The inclusion of Cherilyn's "Dream Baby" girl-group epic is a little jarring, but some very good songs from very good writers like Dylan, Chris Andews, Ray Davies and the Queen of Imperial herself - Jackie Deshannon - give Cher an opportunity to define herself.



Reprise however aren't demanding more Sonny & Cher. Company chief Mo Ostin has never been happy with the way things panned out regarding Greene and Stone flogging them "Baby, Don't Go" as a Sonny & Cher record when Reprise was already set to release Caesar & Cleo's "Love Is Strange". The solution of releasing them both on the same day sees some sales for the former, but the label has gone cold on any future dealings with Bono, Greene or Stone.

While it wasn't a smash in 1964, upon re-release in 1965 "Baby Don't Go" does very well for Reprise. Sonny has to suffer the indignity of a BABY DON'T GO LP by Sonny & Cher & "Friends"...the majority of whom are Caesar and Cleo. Other friends at the party are represented by their demos and non-hits...some up to five years old.






The many faces of success are staring Sonny & Cher down as Fall turns to Winter. Everybody wants a piece of Sonny & Cher: Sonny's astringency towards Reprise should be offset by budget label Metro's release of "Those Fantabulous Strings Play The Sonny & Cher Hits" - all ten songs see royalties directed to the business of Sonny & Cher in ways that the Reprise LP didn't. It's virtually impossible to make an honest living as recording stars since legal and illegal forces are invariably at play to deprive an artist of income, regardless of contracts. The duo is however somewhat safe with Atco since Ahmet Ertegun is legit when it comes to dealing with a mafia which preys on virtually every aspect of the industry.

But while Greene and Stone have undoubtedly hustled Sonny & Cher to the top while locking in their take, it's not long before armed mobsters are replacing creditors at the York-Pala offices. What the managers hold is what organized crime wants: management contracts and more. It's the common fate of many performers, and the many streams of income Sonny & Cher are generating have become especially attractive to a forced takeover. Greene and Stone hold firm, but Sonny knows the business only too well. He knows why Phil Spector carries a gun.


And so the show goes on. Culturally and musically Sonny & Cher have caught a wordwide wave. Musically they've attracted attention - good and bad - from their peers. Outtakes from "The Beach Boys Party" evidence the group mean-heartedly ridiculing them while records which emulate their style start appearing. Reactionary anti-protesters The Spokesmen and Mac Davis do "Like A Babe" and "I Protest (Babe)" amongst the slew of soundalikes. Those of ordinary vocal chops can always do a snarling Sonny impersonation and have it read as "Dylanesque".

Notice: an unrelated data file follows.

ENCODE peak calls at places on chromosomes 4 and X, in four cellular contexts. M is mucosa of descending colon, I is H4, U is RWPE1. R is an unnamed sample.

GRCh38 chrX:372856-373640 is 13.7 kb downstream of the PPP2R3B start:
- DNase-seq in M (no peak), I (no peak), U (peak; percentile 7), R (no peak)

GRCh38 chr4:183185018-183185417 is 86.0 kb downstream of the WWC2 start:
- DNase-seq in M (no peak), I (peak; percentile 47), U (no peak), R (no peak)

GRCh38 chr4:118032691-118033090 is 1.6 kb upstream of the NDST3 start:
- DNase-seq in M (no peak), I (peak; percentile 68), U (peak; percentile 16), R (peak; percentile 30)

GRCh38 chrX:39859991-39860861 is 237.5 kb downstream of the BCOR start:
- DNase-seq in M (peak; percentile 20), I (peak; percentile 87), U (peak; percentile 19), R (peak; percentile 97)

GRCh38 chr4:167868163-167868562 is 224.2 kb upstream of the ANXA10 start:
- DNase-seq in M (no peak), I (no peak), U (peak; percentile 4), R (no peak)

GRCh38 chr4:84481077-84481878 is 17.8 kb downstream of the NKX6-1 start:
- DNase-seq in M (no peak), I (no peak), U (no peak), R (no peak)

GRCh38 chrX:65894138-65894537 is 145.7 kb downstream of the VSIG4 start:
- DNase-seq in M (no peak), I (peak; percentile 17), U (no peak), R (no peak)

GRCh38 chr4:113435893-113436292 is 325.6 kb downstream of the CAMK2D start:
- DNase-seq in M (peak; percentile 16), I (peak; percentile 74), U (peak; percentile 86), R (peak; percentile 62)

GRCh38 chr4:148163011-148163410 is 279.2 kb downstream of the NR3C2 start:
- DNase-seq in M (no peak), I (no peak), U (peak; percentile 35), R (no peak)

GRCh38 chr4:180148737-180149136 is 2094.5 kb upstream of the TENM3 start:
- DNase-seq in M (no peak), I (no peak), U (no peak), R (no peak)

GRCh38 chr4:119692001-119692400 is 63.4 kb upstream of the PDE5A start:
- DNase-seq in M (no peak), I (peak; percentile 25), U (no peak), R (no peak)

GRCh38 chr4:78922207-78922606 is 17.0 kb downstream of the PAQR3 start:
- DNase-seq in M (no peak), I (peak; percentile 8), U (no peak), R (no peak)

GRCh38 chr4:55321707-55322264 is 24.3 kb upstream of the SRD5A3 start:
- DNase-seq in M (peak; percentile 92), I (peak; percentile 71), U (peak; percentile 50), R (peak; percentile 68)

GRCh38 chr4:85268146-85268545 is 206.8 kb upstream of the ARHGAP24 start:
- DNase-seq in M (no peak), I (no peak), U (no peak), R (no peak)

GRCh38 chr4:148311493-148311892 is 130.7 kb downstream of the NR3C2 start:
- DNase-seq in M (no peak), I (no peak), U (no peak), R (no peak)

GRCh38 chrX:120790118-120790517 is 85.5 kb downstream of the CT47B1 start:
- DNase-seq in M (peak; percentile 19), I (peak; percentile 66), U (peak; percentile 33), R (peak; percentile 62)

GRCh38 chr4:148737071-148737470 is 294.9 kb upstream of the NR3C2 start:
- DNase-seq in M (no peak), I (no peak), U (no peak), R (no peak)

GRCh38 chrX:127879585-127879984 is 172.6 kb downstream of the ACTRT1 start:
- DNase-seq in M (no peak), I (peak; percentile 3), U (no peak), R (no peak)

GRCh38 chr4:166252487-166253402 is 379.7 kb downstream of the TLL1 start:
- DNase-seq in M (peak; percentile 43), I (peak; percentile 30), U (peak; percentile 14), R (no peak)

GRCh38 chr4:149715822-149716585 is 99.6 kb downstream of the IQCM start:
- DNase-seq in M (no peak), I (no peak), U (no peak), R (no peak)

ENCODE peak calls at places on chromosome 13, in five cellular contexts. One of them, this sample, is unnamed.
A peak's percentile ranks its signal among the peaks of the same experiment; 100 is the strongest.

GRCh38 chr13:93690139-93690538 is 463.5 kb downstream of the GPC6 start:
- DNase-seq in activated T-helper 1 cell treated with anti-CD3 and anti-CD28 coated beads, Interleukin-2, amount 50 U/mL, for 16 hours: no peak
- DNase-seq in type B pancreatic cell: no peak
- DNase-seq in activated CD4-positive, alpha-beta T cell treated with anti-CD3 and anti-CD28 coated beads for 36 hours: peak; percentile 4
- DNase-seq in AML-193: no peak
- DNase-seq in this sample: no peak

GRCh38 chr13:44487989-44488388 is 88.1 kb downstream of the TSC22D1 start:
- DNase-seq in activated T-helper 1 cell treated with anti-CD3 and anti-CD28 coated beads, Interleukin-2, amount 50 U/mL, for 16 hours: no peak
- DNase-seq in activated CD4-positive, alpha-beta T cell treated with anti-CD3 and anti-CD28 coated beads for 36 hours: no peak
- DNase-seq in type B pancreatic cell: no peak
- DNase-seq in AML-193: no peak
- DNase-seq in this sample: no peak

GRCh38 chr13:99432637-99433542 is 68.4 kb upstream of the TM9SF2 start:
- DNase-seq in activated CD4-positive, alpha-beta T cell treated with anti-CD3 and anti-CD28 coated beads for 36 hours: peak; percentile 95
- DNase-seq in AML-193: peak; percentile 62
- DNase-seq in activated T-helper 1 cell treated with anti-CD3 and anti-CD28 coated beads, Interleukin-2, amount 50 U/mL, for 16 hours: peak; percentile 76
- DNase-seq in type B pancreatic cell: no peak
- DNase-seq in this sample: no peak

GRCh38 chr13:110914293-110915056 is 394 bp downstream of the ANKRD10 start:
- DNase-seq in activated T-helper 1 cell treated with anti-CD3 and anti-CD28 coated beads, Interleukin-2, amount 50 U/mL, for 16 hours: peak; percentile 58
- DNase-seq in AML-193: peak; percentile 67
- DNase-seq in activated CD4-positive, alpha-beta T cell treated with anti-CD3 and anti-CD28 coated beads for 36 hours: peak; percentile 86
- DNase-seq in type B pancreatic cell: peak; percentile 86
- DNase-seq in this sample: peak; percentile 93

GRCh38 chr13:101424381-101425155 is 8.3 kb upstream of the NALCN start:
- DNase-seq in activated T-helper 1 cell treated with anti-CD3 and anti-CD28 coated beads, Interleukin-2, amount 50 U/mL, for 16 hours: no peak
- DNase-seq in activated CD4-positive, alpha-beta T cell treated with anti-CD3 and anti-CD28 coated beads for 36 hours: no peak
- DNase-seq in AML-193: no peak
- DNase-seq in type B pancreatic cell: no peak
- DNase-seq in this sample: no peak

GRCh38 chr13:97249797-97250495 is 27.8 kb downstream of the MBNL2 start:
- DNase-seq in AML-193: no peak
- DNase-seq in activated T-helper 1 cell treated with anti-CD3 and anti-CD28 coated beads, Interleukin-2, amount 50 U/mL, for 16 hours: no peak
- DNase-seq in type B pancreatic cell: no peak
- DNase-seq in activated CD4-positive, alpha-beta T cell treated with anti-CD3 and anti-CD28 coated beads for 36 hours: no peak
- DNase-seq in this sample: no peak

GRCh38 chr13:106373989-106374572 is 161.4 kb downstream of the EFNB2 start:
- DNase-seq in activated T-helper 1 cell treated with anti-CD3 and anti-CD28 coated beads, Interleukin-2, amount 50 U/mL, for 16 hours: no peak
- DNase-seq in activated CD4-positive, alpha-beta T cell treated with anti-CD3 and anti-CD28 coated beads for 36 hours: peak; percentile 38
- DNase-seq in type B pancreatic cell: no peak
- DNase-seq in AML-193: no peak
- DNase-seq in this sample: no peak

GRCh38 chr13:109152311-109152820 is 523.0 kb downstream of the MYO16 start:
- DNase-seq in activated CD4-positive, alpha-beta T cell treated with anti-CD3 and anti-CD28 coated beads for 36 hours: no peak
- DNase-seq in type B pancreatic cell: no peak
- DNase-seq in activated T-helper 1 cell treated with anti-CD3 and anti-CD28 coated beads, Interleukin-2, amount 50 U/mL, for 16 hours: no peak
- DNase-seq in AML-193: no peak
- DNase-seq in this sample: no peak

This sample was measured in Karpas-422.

The Sonny & Cher Look is adored and copied worldwide as much as it's vilified by squares. Growing up in Los Angeles, Cher's felt the sting of looking like an ethnic outsider, but by 1965 she's a beauty role-model for teenage girls. For the time being, Sonny & Cher are able to negotiate the tricky and rapidly changing gender divide between boy and girl record buyers.

Another ball to be juggled is touring. Or more to the point: renegotiating fees for shows already booked. Striking while the iron's hot by tripling appearance fees attracts a lawsuit over non-appearances on a package tour Gene Pitney's running.

At the end of October Sonny makes another attempt at a smash duo single, but Atco rejects "I Look For You". It's "I Got You Babe" done sideways. Of the (apparently lost) six tracks cut at Gold Star during the second week of December only one will see the light of day or a disc-cutting lathe.


SONNY & CHER: (Atco 6395) "What Now My Love" / "I Look For You" (SB) Both Arr HB, Prod SB

This time round, magic doesn't come from Sonny's pen. Sonny & Cher will kick off the New Year in fine form. Their powerhouse rock 'n' roll version of Gilbert Becaud's standard "What Now My Love" will be a wordwide hit. On-the-beat guitars and a throbbing bass figure open the production. Shuffling percussion hurries along a relentlessly building orchestra...all of it lifted with Cher's beloved modulations. Both sides will be the last York-Pala productions for Sonny and Cher on Atco - Sonny is hard at work extricating himself from Greene & Stone.

But it was a very, very good year.